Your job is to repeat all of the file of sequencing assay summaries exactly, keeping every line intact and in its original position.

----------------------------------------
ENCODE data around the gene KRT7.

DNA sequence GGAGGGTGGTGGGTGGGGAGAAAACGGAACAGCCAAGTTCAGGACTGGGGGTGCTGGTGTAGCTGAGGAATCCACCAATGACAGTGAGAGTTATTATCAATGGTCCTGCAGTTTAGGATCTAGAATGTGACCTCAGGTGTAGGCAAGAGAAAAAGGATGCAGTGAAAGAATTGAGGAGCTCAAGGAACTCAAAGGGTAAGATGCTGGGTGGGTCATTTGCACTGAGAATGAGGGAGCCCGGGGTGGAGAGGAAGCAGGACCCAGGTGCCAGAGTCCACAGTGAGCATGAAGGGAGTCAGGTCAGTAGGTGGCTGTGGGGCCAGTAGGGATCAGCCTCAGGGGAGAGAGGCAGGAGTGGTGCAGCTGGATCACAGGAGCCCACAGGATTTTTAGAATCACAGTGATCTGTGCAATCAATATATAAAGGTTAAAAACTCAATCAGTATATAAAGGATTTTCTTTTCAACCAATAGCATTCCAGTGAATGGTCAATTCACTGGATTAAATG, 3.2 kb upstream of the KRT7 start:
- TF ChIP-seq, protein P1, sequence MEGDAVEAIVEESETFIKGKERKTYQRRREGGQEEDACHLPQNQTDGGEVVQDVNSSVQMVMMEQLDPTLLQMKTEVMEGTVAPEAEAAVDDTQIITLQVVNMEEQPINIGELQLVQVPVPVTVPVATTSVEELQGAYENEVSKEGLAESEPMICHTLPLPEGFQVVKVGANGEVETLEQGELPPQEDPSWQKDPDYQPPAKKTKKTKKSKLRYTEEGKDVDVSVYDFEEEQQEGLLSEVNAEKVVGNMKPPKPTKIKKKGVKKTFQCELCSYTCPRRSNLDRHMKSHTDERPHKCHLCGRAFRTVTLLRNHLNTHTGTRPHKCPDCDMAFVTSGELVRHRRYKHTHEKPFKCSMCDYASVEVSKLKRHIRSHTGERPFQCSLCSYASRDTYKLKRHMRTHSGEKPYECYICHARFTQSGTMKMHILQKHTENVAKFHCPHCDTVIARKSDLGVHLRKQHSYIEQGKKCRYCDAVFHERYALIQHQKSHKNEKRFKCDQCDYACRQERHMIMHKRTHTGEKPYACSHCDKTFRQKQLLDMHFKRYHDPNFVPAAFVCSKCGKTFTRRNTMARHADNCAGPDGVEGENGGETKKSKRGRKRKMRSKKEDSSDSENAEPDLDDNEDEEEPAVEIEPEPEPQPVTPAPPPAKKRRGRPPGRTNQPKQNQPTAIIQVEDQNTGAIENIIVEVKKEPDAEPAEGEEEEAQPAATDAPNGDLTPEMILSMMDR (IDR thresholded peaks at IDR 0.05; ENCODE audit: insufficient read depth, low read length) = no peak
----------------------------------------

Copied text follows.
ENCODE data around the gene KRT7.

DNA sequence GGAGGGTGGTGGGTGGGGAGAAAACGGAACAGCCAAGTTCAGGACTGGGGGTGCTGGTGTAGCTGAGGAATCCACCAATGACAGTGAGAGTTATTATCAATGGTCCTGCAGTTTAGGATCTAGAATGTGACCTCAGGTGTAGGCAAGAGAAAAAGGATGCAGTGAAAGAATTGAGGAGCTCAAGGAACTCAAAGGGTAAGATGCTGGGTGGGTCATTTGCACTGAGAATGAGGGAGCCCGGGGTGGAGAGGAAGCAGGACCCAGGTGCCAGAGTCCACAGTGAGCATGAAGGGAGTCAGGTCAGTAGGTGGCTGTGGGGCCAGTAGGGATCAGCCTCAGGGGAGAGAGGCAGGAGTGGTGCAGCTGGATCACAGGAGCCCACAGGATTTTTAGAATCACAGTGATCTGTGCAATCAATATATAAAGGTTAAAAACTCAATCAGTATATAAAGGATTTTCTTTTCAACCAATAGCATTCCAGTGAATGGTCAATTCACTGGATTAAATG, 3.2 kb upstream of the KRT7 start:
- TF ChIP-seq, protein P1, sequence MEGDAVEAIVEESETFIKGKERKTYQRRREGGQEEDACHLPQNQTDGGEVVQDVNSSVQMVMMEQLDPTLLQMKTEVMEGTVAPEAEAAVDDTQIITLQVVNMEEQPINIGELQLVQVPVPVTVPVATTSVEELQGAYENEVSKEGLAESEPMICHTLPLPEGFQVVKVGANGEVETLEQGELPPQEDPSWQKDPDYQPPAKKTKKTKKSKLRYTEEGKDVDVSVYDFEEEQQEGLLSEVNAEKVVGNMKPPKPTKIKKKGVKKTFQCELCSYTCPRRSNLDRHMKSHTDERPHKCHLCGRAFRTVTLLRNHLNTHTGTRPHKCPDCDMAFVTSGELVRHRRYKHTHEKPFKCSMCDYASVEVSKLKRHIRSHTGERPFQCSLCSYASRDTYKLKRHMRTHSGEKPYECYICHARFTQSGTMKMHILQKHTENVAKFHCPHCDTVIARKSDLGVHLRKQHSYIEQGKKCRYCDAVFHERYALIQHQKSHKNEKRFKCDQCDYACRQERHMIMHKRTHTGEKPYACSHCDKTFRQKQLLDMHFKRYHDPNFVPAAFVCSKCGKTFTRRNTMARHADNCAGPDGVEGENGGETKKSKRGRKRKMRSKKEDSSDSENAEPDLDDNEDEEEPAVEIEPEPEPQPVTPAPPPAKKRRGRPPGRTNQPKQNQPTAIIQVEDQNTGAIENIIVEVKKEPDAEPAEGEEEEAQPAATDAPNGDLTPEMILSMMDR (IDR thresholded peaks at IDR 0.05; ENCODE audit: insufficient read depth, low read length) = no peak